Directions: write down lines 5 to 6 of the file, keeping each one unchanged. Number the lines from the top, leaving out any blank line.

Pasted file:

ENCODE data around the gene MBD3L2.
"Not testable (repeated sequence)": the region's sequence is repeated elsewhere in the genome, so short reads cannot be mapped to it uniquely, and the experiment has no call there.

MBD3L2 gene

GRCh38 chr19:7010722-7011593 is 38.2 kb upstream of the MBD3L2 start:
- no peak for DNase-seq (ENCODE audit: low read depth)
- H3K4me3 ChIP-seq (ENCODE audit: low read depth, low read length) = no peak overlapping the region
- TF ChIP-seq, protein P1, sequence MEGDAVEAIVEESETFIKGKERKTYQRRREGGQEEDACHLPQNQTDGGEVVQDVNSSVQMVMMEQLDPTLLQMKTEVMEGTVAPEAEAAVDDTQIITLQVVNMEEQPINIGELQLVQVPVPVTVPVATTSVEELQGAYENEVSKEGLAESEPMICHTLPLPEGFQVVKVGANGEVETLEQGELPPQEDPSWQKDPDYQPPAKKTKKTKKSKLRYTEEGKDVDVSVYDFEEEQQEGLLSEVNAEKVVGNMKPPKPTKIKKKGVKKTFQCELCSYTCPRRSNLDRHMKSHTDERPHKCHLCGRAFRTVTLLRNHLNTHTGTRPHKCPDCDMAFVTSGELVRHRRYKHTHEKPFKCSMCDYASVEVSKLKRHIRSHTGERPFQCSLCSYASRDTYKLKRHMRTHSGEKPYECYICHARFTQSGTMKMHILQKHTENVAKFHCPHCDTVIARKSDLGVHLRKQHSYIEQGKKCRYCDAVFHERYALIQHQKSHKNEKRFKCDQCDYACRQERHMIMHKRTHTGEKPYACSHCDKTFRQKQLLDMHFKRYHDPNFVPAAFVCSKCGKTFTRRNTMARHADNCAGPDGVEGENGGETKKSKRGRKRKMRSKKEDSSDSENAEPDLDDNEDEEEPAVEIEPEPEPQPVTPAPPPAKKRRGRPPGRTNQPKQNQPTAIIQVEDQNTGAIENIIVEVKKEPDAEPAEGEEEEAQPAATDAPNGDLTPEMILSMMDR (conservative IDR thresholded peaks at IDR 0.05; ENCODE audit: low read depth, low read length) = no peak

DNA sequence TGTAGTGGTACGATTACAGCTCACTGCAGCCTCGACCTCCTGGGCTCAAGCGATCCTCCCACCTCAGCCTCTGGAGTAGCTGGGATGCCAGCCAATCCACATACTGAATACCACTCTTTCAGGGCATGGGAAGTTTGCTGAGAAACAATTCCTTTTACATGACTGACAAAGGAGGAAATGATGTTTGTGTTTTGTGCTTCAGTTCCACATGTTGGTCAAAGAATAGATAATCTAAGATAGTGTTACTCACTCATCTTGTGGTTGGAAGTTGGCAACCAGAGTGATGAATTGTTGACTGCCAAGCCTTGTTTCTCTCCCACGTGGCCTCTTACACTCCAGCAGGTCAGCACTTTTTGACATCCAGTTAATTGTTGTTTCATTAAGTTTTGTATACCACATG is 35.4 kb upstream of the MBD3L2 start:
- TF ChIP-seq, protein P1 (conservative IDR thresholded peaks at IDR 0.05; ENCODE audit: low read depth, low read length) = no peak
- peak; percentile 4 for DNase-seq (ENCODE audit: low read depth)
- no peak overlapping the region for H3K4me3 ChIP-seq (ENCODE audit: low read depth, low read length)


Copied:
- no peak for DNase-seq (ENCODE audit: low read depth)
- H3K4me3 ChIP-seq (ENCODE audit: low read depth, low read length) = no peak overlapping the region